The internet is about to expand on a massive scale in 2013, and we can see the possible contours of that expansion with the recent release of the list of more than 1,900 applications for new generic top-level domains. When you consider that, currently, there are only 22 top-level domains -- the portion of a domain name located to the right of the dot, the best known of which is ".com" -- you can appreciate the impact that 1,900+ new ones will make on your brand's digital presence.
Reflecting the growing importance of tablets and smartphones, the most hotly contested new top-level domain, or TLD, is ".app," sparking 13 individual applications for the term. No matter which applicant earns the right to operate the TLD, brands will be watching the decision carefully to see how the ".app" affects their brand's mobile strategy.
Similarly, broad terms like ".store" and ".shop" may impact ecommerce strategy, at least in English-speaking markets. While the rules set by ICANN, the non-profit responsible for overseeing the domain name system and orchestrating this historic expansion, may preclude two similar names becoming reality, one of them is almost certain to be open for business in 2013.
Understand how generics impact your brand's digital presence
The first step for brand managers is to understand the generics that impact their business category -- terms like ".film," ".fashion," ".sports," and, yes, ".sucks." All of these terms represent actual applications that have been submitted; in fact, more than 1,100 of the applications are true generics, many of which come from entrepreneurs who hope to build businesses around offering the public the ability to register a domain name to the left of the dot, such as "brand.fashion," "brand.sports," or "brand.sucks."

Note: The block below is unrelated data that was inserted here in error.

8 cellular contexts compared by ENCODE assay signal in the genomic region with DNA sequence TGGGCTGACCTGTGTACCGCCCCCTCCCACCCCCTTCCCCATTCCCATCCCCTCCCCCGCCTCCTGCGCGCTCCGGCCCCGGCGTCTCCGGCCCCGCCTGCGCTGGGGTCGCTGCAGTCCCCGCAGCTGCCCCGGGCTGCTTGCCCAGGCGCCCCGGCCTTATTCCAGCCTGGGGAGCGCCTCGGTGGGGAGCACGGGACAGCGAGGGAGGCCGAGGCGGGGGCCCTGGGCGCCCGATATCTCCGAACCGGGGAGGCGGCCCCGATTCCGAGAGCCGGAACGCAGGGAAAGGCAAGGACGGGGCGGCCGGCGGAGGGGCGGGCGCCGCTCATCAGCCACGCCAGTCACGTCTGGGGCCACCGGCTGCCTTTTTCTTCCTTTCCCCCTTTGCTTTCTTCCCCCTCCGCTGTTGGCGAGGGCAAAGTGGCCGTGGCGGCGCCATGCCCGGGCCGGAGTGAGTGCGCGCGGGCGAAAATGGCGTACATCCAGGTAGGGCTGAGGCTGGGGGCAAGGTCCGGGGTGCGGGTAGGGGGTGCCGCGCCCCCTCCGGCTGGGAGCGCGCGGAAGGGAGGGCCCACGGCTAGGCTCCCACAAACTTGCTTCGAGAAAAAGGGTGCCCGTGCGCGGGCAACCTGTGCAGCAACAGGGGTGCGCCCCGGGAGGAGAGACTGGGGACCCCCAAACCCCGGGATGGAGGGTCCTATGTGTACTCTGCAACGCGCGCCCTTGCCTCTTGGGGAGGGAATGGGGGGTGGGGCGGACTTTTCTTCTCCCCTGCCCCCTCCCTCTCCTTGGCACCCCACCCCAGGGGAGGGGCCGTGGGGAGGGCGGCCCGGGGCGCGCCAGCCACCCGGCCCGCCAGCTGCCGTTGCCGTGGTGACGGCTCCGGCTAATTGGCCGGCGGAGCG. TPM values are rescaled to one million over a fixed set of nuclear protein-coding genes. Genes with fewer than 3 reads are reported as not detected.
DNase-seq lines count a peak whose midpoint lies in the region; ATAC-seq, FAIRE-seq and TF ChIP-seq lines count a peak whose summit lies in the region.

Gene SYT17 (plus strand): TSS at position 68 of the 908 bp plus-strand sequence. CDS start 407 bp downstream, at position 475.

There are also 66 applications for geographic terms, such as ".nyc," ".london," ".osaka," ".paris," ".rio," and ".capetown." If your brand has a presence in any of those locations, does it make sense to register your brand in that TLD and forge a stronger link to that area? Do those generics represent an opportunity for the brand to reinforce its digital presence or open new web possibilities? Or are these generics another potential headache from cybersquatters who take advantage of brand names and scammers who steal brand-bound traffic?
Given the wide variety of generics, it seems inevitable that domain portfolios will be burdened with additional defensive domain registrations, especially when you consider that, on average, large companies see about 80 percent of their portfolio dedicated to defensive registrations.
Even if only 20 percent of the generics make sense for your brand, registering domain names in a couple of hundred new TLDs isn't economically feasible, especially when you consider all the permutations involved -- your corporate name, product and service names, titles of movies, books, software or games, names of corporate officers. Now is the time to purge your existing portfolio of domain names that no longer justify their expense, so that, if necessary, you can afford to register key terms in any new TLDs that make sense for your brand.